10 years ago
Smoke rises over Haifa street in the heart of Baghdad as U.S. and Iraqi forces launch Operation Tomahawk Strike II
On Wednesday, January 24, at 0500 hours, U.S. and Iraqi forces moved into Haifa street, a Sunni stronghold, in the third attempt this month to rid the area of insurgents who have been perpetrating violence on residents of the area. The operation involved Apache attack helicopters and armored vehicles, while insurgents fought back with RPGs and small arms fire. Coalition forces quickly positioned men on rooftops to battle insurgents who were also firing from elevated positions in buildings. The Iraqi Defense Ministry said 30 insurgents were killed and 27 captured, including four Egyptians and a Sudanese. Insurgent weapons caches were discovered and confiscated. Haifa has been the site of repeated clashes, including a major battle January 9, just three days after Prime Minister Nouri al-Maliki announced his new security plan for pacifying Baghdad. Fighting broke out again about a week later.
This same operation involved ‘raiding’ over 1400 houses and clearing them of any weapons found in them. In fact, reminding us of concerns associated with completely disarming the public in a sectarian conflict, residents of the largely Sunni area fear that such raids and arms-confiscations leave them helpless against potential attacks by ‘militias’ against their district. A block has now been evacuated of its inhabitants and will serve as a U.S. outpost for neighborhood protection.
Moqtada al Sadr is under pressure, as Mahdi army members in detention now stand at 600. There are signs that al Sadr might be willing to allow coalition forces to target some of the more rogue elements of the Mahdi army, while he and his loyal followers rejoin the political scene. The Iraqi administration is concerned about just such an exigency.
“We will have to wait and see what happens, but I believe that recent trends . . . [are] more positive than in the past,” Khalilzad said. “But there is ongoing concern about death squad activities, about the future of the militias, concern that they might be lying low, avoiding a conflict now, in order to fight another day.”
Speaking at the embassy in Baghdad’s heavily fortified Green Zone, Khalilzad questioned whether radical Shiite Muslim cleric Moqtada al-Sadr, leader of the powerful Mahdi Army militia, was sincere in his appeals to end the violence. “Is it a change of tactic or is it a change of heart?”
But at the same time that Khalilzad expresses concern over the political tactics employed by the Mahdi army (and whether they may be around in strengthened form by laying low and avoiding direct conflict with coalition forces over the next several months), he equivocates when considering the possibility of a temporary truce with the Sadrists. According to an unnamed senior Iraqi official, contacts between the mayor of the area, Rahim al-Daraji, and a British general might have averted a major military offensive in the district of two million inhabitants. The demands include increasing police presence in Sadr City, bringing more jobs and construction projects to the areas, and releasing prisoners in US and Iraqi custody. US ambassador Khalilzad has signaled that such a mutual understanding has not been cemented, but could be possible.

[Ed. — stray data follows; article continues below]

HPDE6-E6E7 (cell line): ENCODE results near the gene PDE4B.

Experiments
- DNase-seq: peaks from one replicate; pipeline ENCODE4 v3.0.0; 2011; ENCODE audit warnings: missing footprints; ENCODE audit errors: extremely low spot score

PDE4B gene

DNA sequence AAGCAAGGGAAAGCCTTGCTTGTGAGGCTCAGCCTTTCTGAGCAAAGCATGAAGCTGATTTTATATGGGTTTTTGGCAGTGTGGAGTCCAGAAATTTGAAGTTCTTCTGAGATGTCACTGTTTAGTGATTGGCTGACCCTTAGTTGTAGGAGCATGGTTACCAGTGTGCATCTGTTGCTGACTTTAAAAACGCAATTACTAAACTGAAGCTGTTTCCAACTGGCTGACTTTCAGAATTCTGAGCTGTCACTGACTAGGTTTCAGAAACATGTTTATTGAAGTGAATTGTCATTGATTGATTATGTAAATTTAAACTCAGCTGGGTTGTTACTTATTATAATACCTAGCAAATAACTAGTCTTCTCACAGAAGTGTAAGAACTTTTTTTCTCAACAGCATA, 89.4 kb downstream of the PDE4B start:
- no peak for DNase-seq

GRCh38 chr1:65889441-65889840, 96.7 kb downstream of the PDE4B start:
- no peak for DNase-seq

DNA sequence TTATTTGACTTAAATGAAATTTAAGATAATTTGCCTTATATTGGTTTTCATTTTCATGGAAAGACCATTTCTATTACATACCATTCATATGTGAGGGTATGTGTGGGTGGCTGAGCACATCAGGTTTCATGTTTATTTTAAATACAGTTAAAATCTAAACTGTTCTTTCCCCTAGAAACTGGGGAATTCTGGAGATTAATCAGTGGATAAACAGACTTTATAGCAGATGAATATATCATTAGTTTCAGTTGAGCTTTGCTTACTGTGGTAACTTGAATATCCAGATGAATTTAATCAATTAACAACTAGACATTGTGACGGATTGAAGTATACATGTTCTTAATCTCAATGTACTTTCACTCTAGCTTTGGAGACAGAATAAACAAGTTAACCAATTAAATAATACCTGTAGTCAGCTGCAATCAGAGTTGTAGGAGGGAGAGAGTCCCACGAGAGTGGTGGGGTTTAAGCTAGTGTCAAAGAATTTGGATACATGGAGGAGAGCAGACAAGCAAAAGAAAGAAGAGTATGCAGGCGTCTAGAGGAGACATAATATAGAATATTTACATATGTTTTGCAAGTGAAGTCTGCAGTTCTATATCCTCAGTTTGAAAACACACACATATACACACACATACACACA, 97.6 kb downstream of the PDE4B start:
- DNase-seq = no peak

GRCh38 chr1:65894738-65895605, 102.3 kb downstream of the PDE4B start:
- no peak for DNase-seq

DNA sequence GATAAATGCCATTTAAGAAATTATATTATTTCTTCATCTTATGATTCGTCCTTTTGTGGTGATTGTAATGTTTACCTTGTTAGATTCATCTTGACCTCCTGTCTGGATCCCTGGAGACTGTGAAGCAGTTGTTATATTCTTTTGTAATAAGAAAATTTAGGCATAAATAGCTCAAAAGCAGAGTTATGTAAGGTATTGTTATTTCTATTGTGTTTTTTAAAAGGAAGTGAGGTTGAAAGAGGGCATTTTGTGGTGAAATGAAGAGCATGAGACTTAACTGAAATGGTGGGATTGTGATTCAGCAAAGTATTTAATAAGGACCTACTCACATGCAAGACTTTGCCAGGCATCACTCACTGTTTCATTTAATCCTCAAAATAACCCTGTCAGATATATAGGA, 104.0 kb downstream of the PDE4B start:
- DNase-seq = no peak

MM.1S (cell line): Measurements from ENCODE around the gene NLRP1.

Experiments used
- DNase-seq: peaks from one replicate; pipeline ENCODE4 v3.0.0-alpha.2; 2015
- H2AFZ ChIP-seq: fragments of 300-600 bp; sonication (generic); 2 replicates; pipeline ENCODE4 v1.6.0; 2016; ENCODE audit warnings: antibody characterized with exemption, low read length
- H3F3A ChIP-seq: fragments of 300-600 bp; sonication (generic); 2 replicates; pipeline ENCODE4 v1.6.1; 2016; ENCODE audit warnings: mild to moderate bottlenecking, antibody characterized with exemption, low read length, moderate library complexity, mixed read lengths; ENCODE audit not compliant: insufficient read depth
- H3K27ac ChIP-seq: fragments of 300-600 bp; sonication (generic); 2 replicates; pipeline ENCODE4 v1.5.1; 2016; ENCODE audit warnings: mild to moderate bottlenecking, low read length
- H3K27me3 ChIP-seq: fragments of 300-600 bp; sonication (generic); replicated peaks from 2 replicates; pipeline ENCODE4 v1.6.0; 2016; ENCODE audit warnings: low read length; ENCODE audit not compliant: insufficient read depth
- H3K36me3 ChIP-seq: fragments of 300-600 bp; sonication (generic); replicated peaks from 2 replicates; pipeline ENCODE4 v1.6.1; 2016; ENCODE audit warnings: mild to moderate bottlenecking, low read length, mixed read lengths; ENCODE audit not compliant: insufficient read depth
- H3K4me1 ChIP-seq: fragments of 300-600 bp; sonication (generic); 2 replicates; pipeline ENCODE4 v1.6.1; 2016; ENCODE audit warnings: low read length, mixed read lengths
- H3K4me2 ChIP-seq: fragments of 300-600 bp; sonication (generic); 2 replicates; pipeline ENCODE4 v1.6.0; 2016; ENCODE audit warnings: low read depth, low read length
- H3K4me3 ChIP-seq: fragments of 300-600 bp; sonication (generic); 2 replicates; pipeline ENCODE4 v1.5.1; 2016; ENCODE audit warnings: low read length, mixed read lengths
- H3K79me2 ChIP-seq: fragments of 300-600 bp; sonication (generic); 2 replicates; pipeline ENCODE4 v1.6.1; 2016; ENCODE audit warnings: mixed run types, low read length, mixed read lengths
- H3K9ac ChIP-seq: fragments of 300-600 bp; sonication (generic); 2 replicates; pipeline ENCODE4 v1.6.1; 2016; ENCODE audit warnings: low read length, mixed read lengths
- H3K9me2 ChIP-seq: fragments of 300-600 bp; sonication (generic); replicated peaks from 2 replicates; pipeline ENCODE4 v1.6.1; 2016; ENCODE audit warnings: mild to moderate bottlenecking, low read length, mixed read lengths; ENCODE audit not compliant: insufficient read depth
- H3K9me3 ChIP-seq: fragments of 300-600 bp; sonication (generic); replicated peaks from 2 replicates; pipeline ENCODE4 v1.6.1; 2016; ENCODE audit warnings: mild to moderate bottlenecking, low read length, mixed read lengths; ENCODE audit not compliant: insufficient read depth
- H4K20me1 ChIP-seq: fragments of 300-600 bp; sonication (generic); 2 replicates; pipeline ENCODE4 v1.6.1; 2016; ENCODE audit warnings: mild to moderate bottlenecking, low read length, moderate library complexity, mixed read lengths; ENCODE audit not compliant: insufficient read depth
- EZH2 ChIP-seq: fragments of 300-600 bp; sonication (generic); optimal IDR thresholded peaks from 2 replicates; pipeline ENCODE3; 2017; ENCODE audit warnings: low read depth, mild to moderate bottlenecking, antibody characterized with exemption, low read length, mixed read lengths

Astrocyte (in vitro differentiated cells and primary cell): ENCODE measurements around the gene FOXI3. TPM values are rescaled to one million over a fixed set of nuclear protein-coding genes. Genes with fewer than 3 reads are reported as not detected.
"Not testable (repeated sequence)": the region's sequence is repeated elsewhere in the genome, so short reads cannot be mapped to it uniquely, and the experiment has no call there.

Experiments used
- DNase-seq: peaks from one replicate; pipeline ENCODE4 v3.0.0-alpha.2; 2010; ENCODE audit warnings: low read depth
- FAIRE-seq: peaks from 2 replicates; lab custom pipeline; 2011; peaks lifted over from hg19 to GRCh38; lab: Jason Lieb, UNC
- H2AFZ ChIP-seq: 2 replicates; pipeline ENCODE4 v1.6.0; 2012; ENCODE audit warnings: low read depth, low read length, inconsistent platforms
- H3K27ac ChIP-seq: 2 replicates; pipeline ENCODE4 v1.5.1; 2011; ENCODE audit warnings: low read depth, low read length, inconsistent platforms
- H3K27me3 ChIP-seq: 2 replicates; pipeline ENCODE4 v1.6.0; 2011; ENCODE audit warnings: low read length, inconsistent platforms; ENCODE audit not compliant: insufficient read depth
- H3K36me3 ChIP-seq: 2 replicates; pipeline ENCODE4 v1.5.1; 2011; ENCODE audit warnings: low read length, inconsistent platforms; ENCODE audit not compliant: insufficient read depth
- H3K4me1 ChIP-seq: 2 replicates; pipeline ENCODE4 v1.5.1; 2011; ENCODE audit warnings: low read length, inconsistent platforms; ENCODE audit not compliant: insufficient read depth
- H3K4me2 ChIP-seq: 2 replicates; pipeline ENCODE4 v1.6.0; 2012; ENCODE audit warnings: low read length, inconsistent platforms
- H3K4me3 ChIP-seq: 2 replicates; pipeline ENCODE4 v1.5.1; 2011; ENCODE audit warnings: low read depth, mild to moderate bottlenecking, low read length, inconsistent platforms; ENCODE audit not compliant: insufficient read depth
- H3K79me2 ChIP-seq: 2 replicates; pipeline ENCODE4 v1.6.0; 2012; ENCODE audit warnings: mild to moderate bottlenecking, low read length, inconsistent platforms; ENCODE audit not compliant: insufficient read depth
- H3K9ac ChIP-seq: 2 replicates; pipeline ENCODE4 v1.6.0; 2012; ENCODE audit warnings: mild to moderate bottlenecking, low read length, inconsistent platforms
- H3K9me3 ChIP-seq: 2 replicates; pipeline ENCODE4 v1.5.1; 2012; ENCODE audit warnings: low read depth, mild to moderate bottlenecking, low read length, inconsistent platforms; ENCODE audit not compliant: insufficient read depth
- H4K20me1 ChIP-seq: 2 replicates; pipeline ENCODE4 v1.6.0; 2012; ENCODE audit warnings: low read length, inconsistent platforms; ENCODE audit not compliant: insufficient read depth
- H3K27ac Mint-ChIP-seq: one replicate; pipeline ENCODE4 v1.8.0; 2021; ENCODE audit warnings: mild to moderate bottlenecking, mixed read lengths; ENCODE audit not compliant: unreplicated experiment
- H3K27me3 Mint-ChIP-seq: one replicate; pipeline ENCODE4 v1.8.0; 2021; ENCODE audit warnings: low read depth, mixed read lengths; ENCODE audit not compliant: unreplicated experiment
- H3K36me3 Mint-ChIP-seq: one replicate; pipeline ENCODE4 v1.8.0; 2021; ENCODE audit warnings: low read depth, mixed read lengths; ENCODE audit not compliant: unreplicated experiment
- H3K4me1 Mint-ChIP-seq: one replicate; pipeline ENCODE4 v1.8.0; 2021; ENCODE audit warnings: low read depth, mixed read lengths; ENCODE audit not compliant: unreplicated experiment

U.S. forces attempted to make it clear from the beginning of this operation that Sunnis were not the sole target of coalition forces. In what is becoming an odd practice for MNF press releases (i.e., communicating motive), it was stated that “the mission is not designed to solely (sic) target Sunni insurgents, but rather is aimed at rapidly isolating insurgents and gaining control of this key central Baghdad location.”
Parliamentary wranglings over Maliki’s plan to bring security have been rather extreme (although perhaps not as bad as the fist fights in the South Korean Parliament), with Sunnis protesting that Sunnis have been targeted, and the Sadrists protesting at the arrest at some of their colleagues, and much yelling and screaming before it was all over with. In the end, Maliki’s plan was unanimously endorsed by Parliament.
In The Enemy Reacts to “The Surge,” it was pointed out that al Sadr might be positioning himself to lay low until U.S. force size diminishes in the coming months. Khalilzad has the same concern, yet talks of “mutual understanding” when asked about a potential deal with the Sadrists. The AQI and AAS insurgency might be defeated. But will the U.S. win in Iraq in a manner that prevents the empowerment of Iran and the Shi’ite majority in Iraq … feeding the Shia giant-in-the-making and thereby putting the entire Middle East out of balance? The insurgency includes more than just AQI and AAS. The Mahdi army and the Badr Brigade are far more formidable than the remnants of the Sunni insurgency.
The question is this: just how long is Haifa street? Does it wind through the Shi’ite neighborhoods, extending to the doorsteps of Moqtada al Sadr’s house?